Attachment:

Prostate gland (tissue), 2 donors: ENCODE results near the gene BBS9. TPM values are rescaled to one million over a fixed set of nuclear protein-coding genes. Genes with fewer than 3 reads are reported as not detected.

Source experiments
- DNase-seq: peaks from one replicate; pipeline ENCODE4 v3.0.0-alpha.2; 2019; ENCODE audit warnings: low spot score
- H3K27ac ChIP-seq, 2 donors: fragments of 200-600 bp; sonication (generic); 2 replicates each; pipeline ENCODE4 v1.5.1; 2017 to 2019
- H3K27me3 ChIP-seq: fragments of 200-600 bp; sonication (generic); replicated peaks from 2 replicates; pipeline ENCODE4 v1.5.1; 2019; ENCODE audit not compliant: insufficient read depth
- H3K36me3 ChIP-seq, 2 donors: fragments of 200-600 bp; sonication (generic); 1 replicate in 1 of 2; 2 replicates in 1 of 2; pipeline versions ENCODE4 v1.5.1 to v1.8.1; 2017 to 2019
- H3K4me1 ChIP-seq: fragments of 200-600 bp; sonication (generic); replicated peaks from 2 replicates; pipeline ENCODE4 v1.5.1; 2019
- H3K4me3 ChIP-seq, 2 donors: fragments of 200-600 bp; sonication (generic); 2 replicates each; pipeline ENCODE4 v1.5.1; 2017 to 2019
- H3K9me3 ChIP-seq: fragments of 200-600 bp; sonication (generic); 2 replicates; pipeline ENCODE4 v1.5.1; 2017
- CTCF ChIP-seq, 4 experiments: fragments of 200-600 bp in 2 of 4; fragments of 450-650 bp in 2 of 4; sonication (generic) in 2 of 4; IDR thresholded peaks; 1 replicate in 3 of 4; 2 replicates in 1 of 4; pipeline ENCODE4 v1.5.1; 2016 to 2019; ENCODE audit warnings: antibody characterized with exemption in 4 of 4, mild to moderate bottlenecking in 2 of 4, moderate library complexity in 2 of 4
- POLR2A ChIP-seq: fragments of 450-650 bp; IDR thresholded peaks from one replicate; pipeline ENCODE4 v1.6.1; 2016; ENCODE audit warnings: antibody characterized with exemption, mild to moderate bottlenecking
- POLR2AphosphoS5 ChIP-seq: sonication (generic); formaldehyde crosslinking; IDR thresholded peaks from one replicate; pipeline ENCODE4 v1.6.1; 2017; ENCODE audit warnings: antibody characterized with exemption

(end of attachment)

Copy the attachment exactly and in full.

Prostate gland (tissue), 2 donors: ENCODE results near the gene BBS9. TPM values are rescaled to one million over a fixed set of nuclear protein-coding genes. Genes with fewer than 3 reads are reported as not detected.

Source experiments
- DNase-seq: peaks from one replicate; pipeline ENCODE4 v3.0.0-alpha.2; 2019; ENCODE audit warnings: low spot score
- H3K27ac ChIP-seq, 2 donors: fragments of 200-600 bp; sonication (generic); 2 replicates each; pipeline ENCODE4 v1.5.1; 2017 to 2019
- H3K27me3 ChIP-seq: fragments of 200-600 bp; sonication (generic); replicated peaks from 2 replicates; pipeline ENCODE4 v1.5.1; 2019; ENCODE audit not compliant: insufficient read depth
- H3K36me3 ChIP-seq, 2 donors: fragments of 200-600 bp; sonication (generic); 1 replicate in 1 of 2; 2 replicates in 1 of 2; pipeline versions ENCODE4 v1.5.1 to v1.8.1; 2017 to 2019
- H3K4me1 ChIP-seq: fragments of 200-600 bp; sonication (generic); replicated peaks from 2 replicates; pipeline ENCODE4 v1.5.1; 2019
- H3K4me3 ChIP-seq, 2 donors: fragments of 200-600 bp; sonication (generic); 2 replicates each; pipeline ENCODE4 v1.5.1; 2017 to 2019
- H3K9me3 ChIP-seq: fragments of 200-600 bp; sonication (generic); 2 replicates; pipeline ENCODE4 v1.5.1; 2017
- CTCF ChIP-seq, 4 experiments: fragments of 200-600 bp in 2 of 4; fragments of 450-650 bp in 2 of 4; sonication (generic) in 2 of 4; IDR thresholded peaks; 1 replicate in 3 of 4; 2 replicates in 1 of 4; pipeline ENCODE4 v1.5.1; 2016 to 2019; ENCODE audit warnings: antibody characterized with exemption in 4 of 4, mild to moderate bottlenecking in 2 of 4, moderate library complexity in 2 of 4
- POLR2A ChIP-seq: fragments of 450-650 bp; IDR thresholded peaks from one replicate; pipeline ENCODE4 v1.6.1; 2016; ENCODE audit warnings: antibody characterized with exemption, mild to moderate bottlenecking
- POLR2AphosphoS5 ChIP-seq: sonication (generic); formaldehyde crosslinking; IDR thresholded peaks from one replicate; pipeline ENCODE4 v1.6.1; 2017; ENCODE audit warnings: antibody characterized with exemption